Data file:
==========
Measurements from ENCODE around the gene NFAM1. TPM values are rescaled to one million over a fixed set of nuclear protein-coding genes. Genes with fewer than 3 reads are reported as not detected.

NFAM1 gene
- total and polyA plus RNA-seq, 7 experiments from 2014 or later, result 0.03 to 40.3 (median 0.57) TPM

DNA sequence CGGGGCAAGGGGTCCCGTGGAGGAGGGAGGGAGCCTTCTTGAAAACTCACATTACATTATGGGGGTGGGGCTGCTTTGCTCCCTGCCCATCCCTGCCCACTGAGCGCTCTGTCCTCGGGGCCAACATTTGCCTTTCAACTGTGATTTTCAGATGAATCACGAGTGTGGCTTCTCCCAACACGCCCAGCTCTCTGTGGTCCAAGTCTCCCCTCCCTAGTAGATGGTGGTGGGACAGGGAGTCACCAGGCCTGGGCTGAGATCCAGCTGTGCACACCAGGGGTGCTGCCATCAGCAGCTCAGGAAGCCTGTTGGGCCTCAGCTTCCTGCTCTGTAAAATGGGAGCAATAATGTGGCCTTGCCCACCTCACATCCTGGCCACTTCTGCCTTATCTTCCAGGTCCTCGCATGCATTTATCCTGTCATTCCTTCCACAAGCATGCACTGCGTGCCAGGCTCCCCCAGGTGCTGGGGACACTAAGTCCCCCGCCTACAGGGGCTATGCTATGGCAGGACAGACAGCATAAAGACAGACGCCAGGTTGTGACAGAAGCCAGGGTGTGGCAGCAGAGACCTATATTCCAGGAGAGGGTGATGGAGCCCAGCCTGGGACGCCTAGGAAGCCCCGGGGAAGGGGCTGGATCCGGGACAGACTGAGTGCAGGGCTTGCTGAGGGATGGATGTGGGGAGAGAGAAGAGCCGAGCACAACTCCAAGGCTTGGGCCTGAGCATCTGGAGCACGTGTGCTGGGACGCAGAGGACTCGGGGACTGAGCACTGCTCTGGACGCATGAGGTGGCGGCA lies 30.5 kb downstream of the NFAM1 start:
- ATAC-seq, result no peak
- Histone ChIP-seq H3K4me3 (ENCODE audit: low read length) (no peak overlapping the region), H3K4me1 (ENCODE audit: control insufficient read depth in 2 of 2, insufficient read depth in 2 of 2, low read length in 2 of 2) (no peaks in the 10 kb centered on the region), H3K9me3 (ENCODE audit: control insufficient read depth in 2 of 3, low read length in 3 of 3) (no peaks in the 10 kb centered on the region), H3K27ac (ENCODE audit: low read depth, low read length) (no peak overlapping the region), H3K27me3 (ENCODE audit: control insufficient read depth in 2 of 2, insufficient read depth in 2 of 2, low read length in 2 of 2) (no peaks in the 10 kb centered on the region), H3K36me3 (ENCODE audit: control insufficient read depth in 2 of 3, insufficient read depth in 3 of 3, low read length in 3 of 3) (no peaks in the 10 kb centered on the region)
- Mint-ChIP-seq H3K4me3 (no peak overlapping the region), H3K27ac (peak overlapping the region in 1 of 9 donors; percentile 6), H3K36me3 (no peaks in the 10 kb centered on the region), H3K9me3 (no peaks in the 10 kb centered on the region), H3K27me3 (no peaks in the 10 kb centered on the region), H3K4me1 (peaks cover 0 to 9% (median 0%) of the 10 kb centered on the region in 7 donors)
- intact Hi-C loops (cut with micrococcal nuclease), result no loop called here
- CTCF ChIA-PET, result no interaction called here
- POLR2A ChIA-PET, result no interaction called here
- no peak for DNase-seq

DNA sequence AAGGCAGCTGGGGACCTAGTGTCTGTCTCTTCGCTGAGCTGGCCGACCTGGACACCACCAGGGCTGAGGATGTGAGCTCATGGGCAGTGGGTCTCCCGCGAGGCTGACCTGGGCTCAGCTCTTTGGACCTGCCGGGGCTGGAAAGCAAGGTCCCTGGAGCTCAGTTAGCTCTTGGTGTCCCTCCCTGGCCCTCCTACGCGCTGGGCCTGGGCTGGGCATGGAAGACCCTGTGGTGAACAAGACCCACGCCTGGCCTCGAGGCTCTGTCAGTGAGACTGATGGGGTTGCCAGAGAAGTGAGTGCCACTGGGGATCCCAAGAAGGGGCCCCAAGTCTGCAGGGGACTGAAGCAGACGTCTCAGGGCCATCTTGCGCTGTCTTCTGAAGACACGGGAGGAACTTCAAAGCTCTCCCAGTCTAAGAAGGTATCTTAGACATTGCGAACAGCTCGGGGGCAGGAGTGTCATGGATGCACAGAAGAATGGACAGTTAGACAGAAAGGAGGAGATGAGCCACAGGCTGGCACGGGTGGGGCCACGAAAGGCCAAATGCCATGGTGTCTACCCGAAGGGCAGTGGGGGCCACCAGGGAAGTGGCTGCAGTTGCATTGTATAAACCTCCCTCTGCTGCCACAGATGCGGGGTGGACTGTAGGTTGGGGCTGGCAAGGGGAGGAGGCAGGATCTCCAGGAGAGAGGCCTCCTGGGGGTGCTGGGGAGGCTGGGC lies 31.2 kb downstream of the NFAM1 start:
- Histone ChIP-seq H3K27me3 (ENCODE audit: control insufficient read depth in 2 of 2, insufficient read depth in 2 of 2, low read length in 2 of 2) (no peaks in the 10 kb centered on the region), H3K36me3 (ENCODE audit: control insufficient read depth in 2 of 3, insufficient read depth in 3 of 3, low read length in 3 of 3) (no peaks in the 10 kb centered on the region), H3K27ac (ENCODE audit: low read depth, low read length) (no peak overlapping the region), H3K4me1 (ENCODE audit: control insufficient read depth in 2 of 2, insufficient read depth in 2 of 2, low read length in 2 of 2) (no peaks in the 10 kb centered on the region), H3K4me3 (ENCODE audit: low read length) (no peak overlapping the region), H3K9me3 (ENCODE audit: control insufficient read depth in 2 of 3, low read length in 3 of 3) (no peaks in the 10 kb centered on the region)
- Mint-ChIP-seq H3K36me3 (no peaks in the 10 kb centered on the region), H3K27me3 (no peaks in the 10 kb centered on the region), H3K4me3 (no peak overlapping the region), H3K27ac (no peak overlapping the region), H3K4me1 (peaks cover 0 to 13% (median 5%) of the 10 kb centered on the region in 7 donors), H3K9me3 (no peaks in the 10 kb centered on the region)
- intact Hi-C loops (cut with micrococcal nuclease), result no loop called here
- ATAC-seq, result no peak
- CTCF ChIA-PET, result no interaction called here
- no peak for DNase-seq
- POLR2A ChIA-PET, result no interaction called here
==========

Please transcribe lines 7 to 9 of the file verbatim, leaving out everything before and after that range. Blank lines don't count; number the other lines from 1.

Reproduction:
- Mint-ChIP-seq H3K4me3 (no peak overlapping the region), H3K27ac (peak overlapping the region in 1 of 9 donors; percentile 6), H3K36me3 (no peaks in the 10 kb centered on the region), H3K9me3 (no peaks in the 10 kb centered on the region), H3K27me3 (no peaks in the 10 kb centered on the region), H3K4me1 (peaks cover 0 to 9% (median 0%) of the 10 kb centered on the region in 7 donors)
- intact Hi-C loops (cut with micrococcal nuclease), result no loop called here
- CTCF ChIA-PET, result no interaction called here